Seal Poop Thumb Drive Mystery (Partially) Solved as Owner Steps ForwardFeb 9, 2019
On Tuesday, scientists in New Zealand announced they'd discovered a working USB drive in a sample of leopard seal poop that they hoped to return to its owner. In a surprise twist, the drive contained photos and videos of frolicking sea lions. Now, the owner of the fecal flash drive has come forward to tell her story.
The researchers at the National Institute of Water and Atmospheric Research were no fools when they posted a blog with a sample image from the USB drive's content. They explained that the device was found in a scat specimen that had been frozen for more than a year. While they were happy to return the USB stick to its rightful owner on the condition that the owner send them more seal poop. In a matter of hours, the internet did its thing and found that the drive belongs to New Zealander Amanda Nally.
Nally spoke to local outlet the Project about her experience discovering that her long-forgotten gadget had become a viral phenomenon. She said she saw her own video footage on a promo from the Project and immediately recognized it. "I feel bad here because I feel like I'm ruining a really good story," she told The Project. "The truth is I am quite seal-focused and I found the leopard seal out at Oreti Beach, and I'm guessing I dropped the USB stick in the seal poo on the beach."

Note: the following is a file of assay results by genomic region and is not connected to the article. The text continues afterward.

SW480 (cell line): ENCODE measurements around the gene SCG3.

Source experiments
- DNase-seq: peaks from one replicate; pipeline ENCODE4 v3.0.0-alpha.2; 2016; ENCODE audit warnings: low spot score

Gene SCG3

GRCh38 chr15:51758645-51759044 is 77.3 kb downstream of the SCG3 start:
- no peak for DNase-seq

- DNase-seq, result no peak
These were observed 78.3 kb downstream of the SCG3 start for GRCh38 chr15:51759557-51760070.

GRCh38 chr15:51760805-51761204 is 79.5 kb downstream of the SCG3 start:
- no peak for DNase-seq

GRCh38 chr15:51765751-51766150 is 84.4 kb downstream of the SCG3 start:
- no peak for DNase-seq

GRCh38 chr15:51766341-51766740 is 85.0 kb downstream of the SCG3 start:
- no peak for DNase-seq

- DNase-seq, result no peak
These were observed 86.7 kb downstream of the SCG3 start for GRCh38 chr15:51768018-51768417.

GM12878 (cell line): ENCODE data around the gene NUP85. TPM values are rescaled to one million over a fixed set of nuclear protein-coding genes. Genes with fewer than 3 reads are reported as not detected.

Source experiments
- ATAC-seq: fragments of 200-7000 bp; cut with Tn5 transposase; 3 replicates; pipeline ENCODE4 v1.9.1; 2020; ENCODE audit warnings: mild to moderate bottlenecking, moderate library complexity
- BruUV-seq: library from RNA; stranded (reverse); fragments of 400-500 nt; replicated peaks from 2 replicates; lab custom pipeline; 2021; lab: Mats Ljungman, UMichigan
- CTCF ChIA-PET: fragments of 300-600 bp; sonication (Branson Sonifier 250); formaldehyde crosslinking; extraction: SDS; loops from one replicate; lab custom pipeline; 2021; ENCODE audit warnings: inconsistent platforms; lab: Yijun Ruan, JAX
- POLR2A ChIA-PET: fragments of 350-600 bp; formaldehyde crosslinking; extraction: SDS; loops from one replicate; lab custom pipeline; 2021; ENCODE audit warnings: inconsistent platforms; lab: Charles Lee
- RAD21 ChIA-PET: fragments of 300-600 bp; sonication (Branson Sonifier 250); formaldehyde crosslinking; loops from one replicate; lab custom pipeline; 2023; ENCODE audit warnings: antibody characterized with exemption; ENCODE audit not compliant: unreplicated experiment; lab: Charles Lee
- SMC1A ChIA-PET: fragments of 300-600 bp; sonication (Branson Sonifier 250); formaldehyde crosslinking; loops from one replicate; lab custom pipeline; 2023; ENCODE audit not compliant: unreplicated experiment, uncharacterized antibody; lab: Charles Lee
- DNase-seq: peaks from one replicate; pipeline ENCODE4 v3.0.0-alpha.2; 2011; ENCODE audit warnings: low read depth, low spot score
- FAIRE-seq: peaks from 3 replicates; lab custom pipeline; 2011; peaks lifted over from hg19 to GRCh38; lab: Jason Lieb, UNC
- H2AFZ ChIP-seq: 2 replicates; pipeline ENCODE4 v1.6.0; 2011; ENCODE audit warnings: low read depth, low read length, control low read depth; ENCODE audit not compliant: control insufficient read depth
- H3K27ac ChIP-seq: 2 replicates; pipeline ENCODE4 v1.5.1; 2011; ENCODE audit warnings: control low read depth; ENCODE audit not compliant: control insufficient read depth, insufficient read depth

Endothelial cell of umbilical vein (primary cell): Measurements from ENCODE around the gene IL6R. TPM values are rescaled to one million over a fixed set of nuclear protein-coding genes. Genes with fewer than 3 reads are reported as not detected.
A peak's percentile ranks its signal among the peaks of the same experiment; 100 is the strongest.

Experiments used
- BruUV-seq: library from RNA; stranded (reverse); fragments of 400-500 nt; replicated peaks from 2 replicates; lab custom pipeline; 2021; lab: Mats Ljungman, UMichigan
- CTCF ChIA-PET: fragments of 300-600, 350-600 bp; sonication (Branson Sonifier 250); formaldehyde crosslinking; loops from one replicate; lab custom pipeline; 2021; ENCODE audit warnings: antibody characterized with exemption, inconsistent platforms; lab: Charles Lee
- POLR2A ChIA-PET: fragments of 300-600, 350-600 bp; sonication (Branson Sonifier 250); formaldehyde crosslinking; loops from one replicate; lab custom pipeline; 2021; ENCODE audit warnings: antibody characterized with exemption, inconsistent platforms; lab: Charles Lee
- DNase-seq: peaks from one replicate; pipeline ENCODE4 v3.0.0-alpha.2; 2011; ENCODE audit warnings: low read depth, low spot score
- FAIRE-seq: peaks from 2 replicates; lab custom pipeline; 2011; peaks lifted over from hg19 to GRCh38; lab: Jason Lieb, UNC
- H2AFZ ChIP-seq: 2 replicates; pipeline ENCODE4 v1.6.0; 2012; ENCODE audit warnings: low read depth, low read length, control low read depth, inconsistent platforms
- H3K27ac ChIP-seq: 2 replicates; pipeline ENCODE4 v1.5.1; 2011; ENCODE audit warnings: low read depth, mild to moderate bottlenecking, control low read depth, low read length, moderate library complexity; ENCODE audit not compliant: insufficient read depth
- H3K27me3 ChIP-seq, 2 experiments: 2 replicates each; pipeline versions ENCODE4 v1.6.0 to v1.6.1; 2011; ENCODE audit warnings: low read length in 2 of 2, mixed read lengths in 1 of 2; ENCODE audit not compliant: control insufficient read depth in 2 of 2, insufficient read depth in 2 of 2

Nally isn't so much ruining a good mystery as she is deepening its contours. The NIWA scientists claim the USB drive was "deep inside" the seal poop sample and was collected by a local vet who sent it in to the lab back in November of 2017. "It is very worrying that these amazing Antarctic animals have plastic like this inside them," the researchers lamented. Did Nally drop the device in the poo or did it survive a seal's digestive tract and a year of being frozen? Would a seal eat a USB drive? Have you ever seen this seal with an eel stuck up its nose?
Nally told Motherboard that the drive contained some of her favorite footage and she has backups, so the chances of her sending more poop to the scientists seem slim.
Aside from learning that USB drives might be more resilient than we could've imagined, there are a couple of other lessons here. A Twitter sleuth named Conor Nolan was able to track down Nally by connecting one image of a kayak that was found on the drive to her Instagram account. The internet is a big surveillance machine and there's nowhere to hide. The other lesson is you should never plug a random USB drive into your computer. You have no idea what kind of nasty shit's on it.